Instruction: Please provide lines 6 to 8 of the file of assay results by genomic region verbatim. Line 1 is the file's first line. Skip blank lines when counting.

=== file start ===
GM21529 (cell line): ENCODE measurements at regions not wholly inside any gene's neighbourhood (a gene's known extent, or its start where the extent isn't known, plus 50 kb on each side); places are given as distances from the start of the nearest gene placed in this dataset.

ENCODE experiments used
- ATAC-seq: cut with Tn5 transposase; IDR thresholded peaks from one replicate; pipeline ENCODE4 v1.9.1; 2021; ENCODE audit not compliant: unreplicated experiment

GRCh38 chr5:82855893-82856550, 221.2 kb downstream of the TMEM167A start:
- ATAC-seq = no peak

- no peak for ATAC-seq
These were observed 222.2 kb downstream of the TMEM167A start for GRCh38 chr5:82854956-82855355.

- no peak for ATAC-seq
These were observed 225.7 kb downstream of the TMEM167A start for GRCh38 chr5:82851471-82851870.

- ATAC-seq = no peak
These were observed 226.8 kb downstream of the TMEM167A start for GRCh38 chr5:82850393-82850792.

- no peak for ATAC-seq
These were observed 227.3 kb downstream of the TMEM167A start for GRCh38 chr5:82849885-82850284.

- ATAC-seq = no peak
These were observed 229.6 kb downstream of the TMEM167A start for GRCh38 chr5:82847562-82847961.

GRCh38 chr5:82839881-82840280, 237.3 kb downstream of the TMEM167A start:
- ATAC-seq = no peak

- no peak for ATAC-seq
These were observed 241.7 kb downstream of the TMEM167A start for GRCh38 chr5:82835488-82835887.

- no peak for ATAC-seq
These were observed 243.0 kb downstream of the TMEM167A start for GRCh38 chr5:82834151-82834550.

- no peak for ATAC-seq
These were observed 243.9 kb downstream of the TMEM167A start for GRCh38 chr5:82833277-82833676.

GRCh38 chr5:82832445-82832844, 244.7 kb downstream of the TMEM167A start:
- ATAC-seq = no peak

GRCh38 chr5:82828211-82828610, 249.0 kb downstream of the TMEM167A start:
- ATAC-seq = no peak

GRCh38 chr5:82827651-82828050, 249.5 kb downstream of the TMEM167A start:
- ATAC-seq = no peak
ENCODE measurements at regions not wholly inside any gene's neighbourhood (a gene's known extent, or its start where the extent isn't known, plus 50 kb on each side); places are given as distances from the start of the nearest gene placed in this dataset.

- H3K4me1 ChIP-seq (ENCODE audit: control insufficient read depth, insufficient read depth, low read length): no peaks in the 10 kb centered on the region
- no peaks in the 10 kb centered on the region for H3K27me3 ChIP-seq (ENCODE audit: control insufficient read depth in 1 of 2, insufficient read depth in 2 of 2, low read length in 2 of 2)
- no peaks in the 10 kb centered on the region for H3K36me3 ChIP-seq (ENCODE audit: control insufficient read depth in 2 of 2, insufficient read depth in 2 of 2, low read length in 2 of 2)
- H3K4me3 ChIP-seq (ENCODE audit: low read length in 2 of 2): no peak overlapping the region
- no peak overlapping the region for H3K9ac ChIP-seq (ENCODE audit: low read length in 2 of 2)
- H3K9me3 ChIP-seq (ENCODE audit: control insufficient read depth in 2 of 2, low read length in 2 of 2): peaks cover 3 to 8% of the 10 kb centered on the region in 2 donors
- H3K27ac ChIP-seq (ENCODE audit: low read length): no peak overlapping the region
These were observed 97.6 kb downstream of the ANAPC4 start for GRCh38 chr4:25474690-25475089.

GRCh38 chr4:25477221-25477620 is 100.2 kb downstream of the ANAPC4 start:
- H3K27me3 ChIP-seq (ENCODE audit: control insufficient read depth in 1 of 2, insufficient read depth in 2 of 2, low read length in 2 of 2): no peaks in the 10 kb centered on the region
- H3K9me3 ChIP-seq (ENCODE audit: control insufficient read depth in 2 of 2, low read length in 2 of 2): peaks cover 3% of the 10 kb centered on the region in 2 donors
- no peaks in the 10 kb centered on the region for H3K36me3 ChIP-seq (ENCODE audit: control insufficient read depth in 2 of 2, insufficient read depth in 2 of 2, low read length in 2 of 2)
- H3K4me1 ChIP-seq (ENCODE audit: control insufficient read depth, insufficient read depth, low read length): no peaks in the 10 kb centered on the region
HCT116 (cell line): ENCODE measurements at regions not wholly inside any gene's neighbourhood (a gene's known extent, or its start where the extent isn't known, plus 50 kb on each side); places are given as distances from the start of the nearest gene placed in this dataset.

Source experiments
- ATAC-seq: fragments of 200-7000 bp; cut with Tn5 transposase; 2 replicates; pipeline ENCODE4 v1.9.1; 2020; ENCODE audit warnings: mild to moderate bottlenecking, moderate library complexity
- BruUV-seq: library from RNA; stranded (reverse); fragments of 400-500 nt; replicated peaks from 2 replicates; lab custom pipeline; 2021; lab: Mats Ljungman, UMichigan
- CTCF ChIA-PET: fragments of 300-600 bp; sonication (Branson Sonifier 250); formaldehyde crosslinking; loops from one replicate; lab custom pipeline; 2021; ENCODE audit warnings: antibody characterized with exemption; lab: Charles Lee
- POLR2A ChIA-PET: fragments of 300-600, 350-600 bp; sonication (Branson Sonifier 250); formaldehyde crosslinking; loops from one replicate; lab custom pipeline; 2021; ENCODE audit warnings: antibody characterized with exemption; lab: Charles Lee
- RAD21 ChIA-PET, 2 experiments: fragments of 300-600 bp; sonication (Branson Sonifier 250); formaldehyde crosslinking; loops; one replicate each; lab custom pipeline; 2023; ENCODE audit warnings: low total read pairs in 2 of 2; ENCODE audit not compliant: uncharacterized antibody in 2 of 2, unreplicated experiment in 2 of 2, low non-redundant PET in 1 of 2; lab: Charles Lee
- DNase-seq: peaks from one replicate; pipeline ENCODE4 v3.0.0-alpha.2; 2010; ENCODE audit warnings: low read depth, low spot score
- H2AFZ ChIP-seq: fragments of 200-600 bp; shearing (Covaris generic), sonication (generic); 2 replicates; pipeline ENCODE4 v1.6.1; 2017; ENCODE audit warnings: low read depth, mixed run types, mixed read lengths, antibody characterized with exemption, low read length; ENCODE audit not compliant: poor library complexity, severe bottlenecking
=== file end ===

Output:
- no peak for ATAC-seq
These were observed 222.2 kb downstream of the TMEM167A start for GRCh38 chr5:82854956-82855355.

- no peak for ATAC-seq